Why do I still feel sick after recovering from typhoid?


Why do I still feel sick after recovering from typhoid?


In this piece a Medical Doctor answers letters sent to him on why ” people still feel sick after recovering from typhoid? “


Dear Doctor,

I recently recovered from malaria and typhoid. I am completely done with my medication and the pain is all gone and I am now back at work. However, I am confused about the sudden and constant fatigue that I feel even when I have not done anything, especially in the afternoon.

I struggle to keep my eyes open especially and I feel like I cannot even walk for a short distance. I have been keeping hydrated; drinking lots of water but I don’t see a big difference. What can I do to get back to normal?


Dear Josiane,

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It is good to know that you have recovered from malaria and typhoid, two common but potentially fatal infectious illnesses if left untreated. Weakness after recovering from any infectious illness depends on how long the infection lasted and how many days after sickness treatment was started. After starting suitable antibiotics, it takes a minimum 24 to 72 hours for effect of antibiotics to become apparent.

Age of the person, the amount and quality of food intake before becoming sick, nutritional status before sickness, are other factors which determine speed of recovery after an infection. For example, a person with good nutritional status who has been diagnosed and treated early has a much greater chance of recovering back to normal early. A weak individual or for whom the definitive diagnosis and therefore curative treatment has been delayed can recover slowly and take more time.

Also at extremes of age like in very small children or very old people, recovery is slow as compared to young adults. Other factors which hamper early recovery are presence of immune depressed conditions like HIV infection, diabetes, and long term intake of drugs like corticoids or immune suppressants, malnutrition, smoking and or alcoholism.

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Typhoid is a bacterial infection of the intestines, where the affected part of the intestine is inflamed. This causes abdominal pain along with high grade fever, nausea and or vomiting. Cure occurs after taking complete course of an appropriate antibiotic. One’s food intake may be impaired during the period of sickness due to loss of appetite, which may take some time to recover. There may be persistent abdominal pain, even though mild, along with a sensation to vomit as a sequel even after fever subsides. This may prevent intake of adequate amount of food and also nutrients, making a person feel weak.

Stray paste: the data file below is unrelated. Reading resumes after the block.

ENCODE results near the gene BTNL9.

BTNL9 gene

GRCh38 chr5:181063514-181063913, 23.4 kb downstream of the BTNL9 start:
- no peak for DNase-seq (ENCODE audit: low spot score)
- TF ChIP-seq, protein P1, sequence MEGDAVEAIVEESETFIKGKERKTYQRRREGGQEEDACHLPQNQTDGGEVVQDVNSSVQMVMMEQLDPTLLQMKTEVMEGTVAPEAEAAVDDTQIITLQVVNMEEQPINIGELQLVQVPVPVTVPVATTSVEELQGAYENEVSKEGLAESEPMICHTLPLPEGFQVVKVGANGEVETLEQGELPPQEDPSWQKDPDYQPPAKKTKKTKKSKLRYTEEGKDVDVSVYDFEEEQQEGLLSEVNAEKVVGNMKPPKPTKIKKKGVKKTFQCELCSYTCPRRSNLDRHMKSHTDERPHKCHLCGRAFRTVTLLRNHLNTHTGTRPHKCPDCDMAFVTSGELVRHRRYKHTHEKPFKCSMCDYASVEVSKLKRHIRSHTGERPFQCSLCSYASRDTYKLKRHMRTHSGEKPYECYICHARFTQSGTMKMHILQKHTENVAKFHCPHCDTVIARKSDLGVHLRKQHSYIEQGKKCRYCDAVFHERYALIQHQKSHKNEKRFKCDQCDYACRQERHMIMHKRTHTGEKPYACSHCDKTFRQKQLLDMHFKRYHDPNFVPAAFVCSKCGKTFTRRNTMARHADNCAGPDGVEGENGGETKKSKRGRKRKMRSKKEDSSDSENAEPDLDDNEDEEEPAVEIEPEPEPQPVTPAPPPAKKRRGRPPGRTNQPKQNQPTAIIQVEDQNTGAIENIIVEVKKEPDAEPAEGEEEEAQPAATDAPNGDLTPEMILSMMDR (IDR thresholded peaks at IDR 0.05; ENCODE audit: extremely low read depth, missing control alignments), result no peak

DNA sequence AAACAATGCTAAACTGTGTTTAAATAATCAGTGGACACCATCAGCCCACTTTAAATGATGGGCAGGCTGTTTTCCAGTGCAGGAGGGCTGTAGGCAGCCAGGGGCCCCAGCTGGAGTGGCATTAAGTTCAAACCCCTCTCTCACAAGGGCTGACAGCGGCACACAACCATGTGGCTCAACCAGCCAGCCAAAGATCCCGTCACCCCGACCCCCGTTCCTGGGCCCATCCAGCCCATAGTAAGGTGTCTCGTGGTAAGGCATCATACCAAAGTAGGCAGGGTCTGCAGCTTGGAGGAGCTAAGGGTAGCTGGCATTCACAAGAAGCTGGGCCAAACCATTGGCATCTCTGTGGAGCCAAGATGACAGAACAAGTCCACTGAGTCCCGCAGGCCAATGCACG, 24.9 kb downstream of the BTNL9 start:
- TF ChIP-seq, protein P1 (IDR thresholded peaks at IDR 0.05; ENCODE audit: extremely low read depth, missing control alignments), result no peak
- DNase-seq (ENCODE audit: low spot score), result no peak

Malaria is also an infectious illness which causes fever. There may be associated nausea and or vomiting. This impairs food intake of the individual. Nausea may persist after recovery as a sequel. Anti-malarial drugs also cause nausea and vomiting as adverse effect. These factors add up to cause loss of appetite and weakness. Malaria can also cause anaemia due to break down of red blood corpuscles by the causative parasite. This causes anaemia (deficiency of hemoglobin), which if not corrected can a sense of weakness.

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Rarely weakness may not be directly due to these infections but some other cause like diabetes, hypothyroidism, associated worm infestation, chronic anaemia, and etcetera.

It is important to take small frequent meals, even if there is no appetite. There is no restriction on food, but food consumed should include essential nutrients. This can be provided by fresh green vegetables, fruits, whole grains, nuts and healthy meat and milk products. Avoid alcohol and sodas. Adequate relaxation and light exercises would be beneficial.